It's a widely held belief that Europe sets the trends in fashion, design, and perhaps even food. This assumption extends to ceramic tile, as anyone in the industry will confirm. Spanish tile makers at last week's Cevisama tile expo showed what they've been cooking up over the past year and what U.S. buyers can expect in the coming months.

"Spanish manufacturers are all about three things," says Patti Fasan, a ceramic tile expert and a consultant to the Association of Ceramic Tile Manufacturers of Spain. "They're about research, development, and innovation." Given a more liberal aesthetic in Europe, Spanish tile manufacturers also aren't afraid to try new ideas or design concepts. Some of the innovations they're working on include ceramic tile with embedded photovoltaics: Smart Tile that (when coupled with other technology) can talk or serve as a home security device; and tiles that appear to have fiberglass set in the glaze.

A variety of trends emerged at last week's show. Metal looks have been around for a while, but over the years manufacturers have perfected the process for applying the glazing. As a result, today's metal tiles more realistically mimic Cor-Ten steel, stainless steel, and copper. Apavisa introduced Patina, a line of tiles that come in four colors, two finishes, and four sizes. And Metalia by Saloni features iron oxide and specialized ceramic ink that creates a "living finish." Over time, the tiles will develop a patina.

The development of specialized inks and new digital printing technologies are responsible for huge strides in ceramic manufacturing. Last week Rocersa Cerámica introduced a line that uses high-resolution digital technology, allowing the manufacturer to produce tiles from any image a buyer submits. Tiles measure 18.5 inches by nearly 28 inches. Glazing and printing technology also give tile makers the ability to produce products that look like wallpaper, tapestry, leather, and other tufted high-end fabrics. Rue Chambon by Pamesa has the striking look of upholstery and raised surfaces that create a tactile feel.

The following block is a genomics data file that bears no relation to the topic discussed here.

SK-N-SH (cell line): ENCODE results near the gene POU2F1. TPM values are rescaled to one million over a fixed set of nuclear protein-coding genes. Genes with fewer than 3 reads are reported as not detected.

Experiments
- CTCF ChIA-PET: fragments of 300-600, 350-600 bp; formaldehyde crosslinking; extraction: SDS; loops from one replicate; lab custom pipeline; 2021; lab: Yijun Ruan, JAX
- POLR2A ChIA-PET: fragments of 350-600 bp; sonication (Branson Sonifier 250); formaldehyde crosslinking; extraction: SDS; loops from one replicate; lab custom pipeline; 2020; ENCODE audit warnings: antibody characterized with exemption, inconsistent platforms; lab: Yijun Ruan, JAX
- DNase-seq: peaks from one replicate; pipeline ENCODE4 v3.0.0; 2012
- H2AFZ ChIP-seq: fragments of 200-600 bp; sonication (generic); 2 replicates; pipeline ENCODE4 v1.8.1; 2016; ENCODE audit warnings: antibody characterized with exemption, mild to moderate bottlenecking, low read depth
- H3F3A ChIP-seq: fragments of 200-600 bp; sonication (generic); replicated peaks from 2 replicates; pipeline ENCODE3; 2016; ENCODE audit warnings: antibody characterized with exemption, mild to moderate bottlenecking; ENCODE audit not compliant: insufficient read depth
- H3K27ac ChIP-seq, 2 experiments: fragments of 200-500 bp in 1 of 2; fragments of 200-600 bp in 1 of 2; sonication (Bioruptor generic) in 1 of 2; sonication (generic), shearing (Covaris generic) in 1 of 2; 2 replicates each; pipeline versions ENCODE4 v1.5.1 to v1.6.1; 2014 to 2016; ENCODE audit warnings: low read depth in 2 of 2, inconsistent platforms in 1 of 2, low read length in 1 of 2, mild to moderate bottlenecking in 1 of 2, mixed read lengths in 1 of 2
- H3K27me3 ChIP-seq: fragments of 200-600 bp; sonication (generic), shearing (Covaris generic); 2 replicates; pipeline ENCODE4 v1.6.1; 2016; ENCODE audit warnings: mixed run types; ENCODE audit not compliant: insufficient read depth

Textures are still making a strong showing, with manufacturers producing wainscoting, slatelike looks, and other types of stonework. Grespania's Montana collection, for instance, simulates the look of staggered, dry-fit, hand-laid stone. One manufacturer took inspiration from Antoni Gaudi's trencadis mosaics and is marketing a line of tiles made of broken glass shards. Designed by Agatha Ruiz de la Prada for Pamesa's Agatha Series, the mosaics are available in mesh-mounted 12-inch-by-12-inch tiles.

In recent years, ceramic tiles that look like wood have proven popular at the show, and this year was no different. Appearing at many booths, the tiles are offered in typical wood-plank sizes such as 4 inches by 16 inches and in species that mimic oak, pine, and maple. Some manufacturers are even doing "rustic woods" that resemble floors with dents, dings, and insect scars. Manufacturers position the products as an alternative to wood, stressing durability and resistance to moisture, but whether the U.S. market will embrace this trend remains to be seen.

One trend that has certainly gained traction here in the states is large-format sizes. Introduced by European manufacturers about 10 years ago, large-format tiles come in sizes once unfamiliar to American buyers, including 12 inches by 36 inches, 24 inches by 36 inches, and even 6 inches by 24 inches. As a testament to the influence of the European market, American tile makers are now stepping up their size offerings too.

Not to be outdone, the Europeans are going even bigger. Inalco, for example, unveiled the XXL 80.0 Collection, which showcases tiles measuring a whopping 32 inches by 48 inches. The line, its manufacturer says, is ideal for both high-end residential and commercial projects where drama and scale are paramount.